It is insisted for the appellees that the petition is insufficient, for the following reasons:

1. It is not alleged that the city council had elected a city engineer or that he had accepted the work.
2. The apportionment was made by the clerk and not by the city council.

3. No bond is alleged to have been given pursuant to section 3572, Kentucky Statutes.

4. It is not shown that the ordinance was passed as required [***5]  by section 3567, Kentucky Statutes.

5. It is not alleged that an estimate was made by the council as provided by section 3585, Kentucky Statutes.

The case of Barker v. Southern Construction Company, 20 Ky. L. Rep. 796, 47 S.W. 608, is relied on to sustain the judgment of the court below; but it will be seen from an examination of that opinion that that case was not heard upon demurrer, but on the merits, and at the conclusion of the opinion it is in effect conceded that the petition stated prima facie a cause of action. We can not, therefore, regard that opinion as conclusive here.

 [*658]  We will, therefore, take up the objections to the petition in the order above stated:

1. Section 3558, Kentucky Statutes, makes it lawful for the city council to elect a city engineer, and to fix by ordinance his duties. Sections 3580-3587 provide for a board of public works, and where no board of public works has been established and the duties imposed on it are to be performed by the council and such other employes and agents as the council may elect or designate. The council is not required to elect a city engineer, and is expressly given power to define his duties when elected. [***6]  It seems to be contemplated that in cities of this size it might not always be practicable to secure a competent person for city engineer. The council in the exercise of the plenary duties imposed upon it may, in its discretion, employ an engineer for a particular work, and his acts done under authority of the council, and accepted and approved by it, are as valid as if done by a regularly elected city engineer. The purpose of the statute is to confide in the council, as the ultimate governing body of the city, the selection of these subordinate agents, and when an engineer is employed by it and acts as city engineer, as in the case before us, his acts are certainly good as between third persons.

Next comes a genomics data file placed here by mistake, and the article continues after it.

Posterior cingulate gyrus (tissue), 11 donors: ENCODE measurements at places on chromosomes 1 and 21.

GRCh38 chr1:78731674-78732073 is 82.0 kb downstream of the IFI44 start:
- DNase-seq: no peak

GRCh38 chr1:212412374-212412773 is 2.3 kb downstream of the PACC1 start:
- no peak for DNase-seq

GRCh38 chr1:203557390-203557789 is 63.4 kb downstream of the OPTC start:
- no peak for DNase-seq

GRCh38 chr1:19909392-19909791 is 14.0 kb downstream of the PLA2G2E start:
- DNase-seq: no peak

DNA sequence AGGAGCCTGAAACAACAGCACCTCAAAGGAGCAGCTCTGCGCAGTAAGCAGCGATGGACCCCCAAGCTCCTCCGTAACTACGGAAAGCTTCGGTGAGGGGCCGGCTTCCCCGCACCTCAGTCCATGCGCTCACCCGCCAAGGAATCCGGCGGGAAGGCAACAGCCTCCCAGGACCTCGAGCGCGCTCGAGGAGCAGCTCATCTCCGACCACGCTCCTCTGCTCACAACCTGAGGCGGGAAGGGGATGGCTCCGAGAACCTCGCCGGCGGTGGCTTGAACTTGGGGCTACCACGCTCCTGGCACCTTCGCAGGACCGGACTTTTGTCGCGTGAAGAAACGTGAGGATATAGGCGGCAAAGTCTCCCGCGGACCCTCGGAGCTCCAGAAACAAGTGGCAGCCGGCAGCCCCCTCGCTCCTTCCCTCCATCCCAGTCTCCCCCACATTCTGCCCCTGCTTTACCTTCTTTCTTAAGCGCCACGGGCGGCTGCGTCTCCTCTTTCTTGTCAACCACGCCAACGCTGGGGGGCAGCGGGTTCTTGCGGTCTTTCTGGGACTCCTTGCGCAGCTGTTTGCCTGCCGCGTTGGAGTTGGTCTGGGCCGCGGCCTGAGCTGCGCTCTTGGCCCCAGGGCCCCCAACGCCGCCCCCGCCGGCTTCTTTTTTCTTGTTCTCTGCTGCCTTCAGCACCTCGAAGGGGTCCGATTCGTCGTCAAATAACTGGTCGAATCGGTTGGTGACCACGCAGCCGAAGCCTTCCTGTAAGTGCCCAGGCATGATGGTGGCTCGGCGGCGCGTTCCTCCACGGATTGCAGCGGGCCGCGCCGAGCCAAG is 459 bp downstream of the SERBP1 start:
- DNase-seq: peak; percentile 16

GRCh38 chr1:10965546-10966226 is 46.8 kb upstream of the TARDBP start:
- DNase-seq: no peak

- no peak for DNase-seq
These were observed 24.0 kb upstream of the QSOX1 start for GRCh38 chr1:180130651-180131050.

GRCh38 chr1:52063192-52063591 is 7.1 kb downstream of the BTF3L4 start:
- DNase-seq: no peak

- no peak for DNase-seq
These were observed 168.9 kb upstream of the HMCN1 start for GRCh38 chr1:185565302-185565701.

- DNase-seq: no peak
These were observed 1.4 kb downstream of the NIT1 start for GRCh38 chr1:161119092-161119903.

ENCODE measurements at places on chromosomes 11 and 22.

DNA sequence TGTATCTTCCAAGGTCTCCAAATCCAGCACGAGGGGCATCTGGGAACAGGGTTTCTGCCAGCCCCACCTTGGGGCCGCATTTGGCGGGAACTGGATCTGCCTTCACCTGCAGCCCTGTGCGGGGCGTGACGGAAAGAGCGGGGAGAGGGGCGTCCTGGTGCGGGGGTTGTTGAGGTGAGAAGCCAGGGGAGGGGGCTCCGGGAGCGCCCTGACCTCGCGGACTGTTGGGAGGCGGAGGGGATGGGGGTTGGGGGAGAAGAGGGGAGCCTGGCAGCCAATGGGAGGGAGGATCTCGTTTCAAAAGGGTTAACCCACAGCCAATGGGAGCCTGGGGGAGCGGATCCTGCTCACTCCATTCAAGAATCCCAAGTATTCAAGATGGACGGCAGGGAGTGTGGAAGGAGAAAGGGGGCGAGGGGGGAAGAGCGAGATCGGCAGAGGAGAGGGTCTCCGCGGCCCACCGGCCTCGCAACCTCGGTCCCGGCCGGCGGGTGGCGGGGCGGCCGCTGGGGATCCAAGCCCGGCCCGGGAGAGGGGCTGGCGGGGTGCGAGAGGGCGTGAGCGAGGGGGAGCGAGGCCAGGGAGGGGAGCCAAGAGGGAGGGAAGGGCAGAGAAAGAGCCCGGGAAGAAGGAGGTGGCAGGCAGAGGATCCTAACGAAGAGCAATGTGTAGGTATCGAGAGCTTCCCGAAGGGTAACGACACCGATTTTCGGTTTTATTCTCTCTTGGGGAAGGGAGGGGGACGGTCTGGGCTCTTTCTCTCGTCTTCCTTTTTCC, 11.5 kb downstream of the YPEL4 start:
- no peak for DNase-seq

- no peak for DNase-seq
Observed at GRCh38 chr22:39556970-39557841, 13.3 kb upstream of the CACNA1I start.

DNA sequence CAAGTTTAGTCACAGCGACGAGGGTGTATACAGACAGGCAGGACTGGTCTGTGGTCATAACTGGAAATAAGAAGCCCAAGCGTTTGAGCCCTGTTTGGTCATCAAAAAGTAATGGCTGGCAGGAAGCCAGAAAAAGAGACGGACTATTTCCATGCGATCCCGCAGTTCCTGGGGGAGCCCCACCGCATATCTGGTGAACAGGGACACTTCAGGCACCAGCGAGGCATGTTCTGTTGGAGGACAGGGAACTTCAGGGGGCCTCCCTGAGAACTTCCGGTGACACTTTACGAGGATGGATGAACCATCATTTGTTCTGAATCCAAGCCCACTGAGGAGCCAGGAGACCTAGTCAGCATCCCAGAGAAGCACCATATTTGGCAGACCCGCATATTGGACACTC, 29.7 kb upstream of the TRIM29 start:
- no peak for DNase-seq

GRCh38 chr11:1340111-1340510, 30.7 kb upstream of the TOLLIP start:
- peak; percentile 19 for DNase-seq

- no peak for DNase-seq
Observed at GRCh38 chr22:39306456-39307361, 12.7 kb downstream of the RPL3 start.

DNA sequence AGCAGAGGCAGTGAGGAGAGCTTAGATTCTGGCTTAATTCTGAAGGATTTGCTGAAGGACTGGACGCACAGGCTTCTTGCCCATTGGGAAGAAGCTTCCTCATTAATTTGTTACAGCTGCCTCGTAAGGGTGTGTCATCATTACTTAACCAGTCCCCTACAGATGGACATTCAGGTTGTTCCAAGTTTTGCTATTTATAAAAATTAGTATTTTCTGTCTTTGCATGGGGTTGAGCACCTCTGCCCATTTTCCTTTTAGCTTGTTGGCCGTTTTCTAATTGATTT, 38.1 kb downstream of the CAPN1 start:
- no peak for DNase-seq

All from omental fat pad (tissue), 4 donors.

2. The petition in express terms charges that the cost of constructing the sidewalk was duly apportioned against the owners of the property fronting thereon by the city council. The general allegation of a fact like this is sufficient.

3. Section 3564, Kentucky Statutes, authorizes the original construction of any street, road, alley or avenue at the exclusive cost of the owners of lots fronting thereon, but the city may provide by ordinance that such original construction shall be paid [***7]  by the city, either in whole or in part.  [*659]  Section 3565 requires the cost of reconstructing public ways, streets or alleys or repairing of the same and the cost of making footway crossings to be borne exclusively by the city. Section 3566 imposes the cost of making sidewalks, including curbing and guttering, whether by original construction or by reconstruction, exclusively upon the owners of the property fronting the improvements. It will thus be seen that the cost of making sidewalks, including curbing and guttering, whether by original construction or by reconstruction, is placed on a different plane from the cost of construction or reconstruction of streets, alleys, public ways and footway crossings. Section 3567 gives a lien for the cost of the original construction or reconstruction of public ways and sidewalks against the lots fronting thereon, and provides for its enforcement. In none of these sections is there any reference to a bond by the contractor. Sections 3568-3569-3570-3571 relate to the enforcement of the lien for improvements covered by the preceding sections. Then follows section 3572, which is the only one providing for a bond from the contractor. That [***8]  section is as follows: "The original construction of any street, road, alley, market place, lane, public square or grounds, wharves, levees or avenues, may also be made at the exclusive cost of the owners of the lots and parts of lots or land fronting or abutting or bordering upon the ground so improved, to be equally apportioned by the board of council according to the number of front feet owned by them respectively upon the petition of the majority of the property owners of lots or parts of lots or grounds abutting or bordering upon the ground to be improved: Provided  [**757]  however, That the said board of council may cause the same to be done without petition from the owners of lots and parts of lots or land fronting or abutting or bordering upon the ground to be improved, is two-thirds  [*660]  of the members elect of the said council at the regular meeting thereof, as provided in section 3567, shall concur therein. The said city council shall require the accepted bidder to execute a bond to the city with good and sufficient security, to be approved by said city council, for the faithful performance of his contract, and the contractor shall within ten days begin his work [***9]  under said contract, and shall complete the same without delay."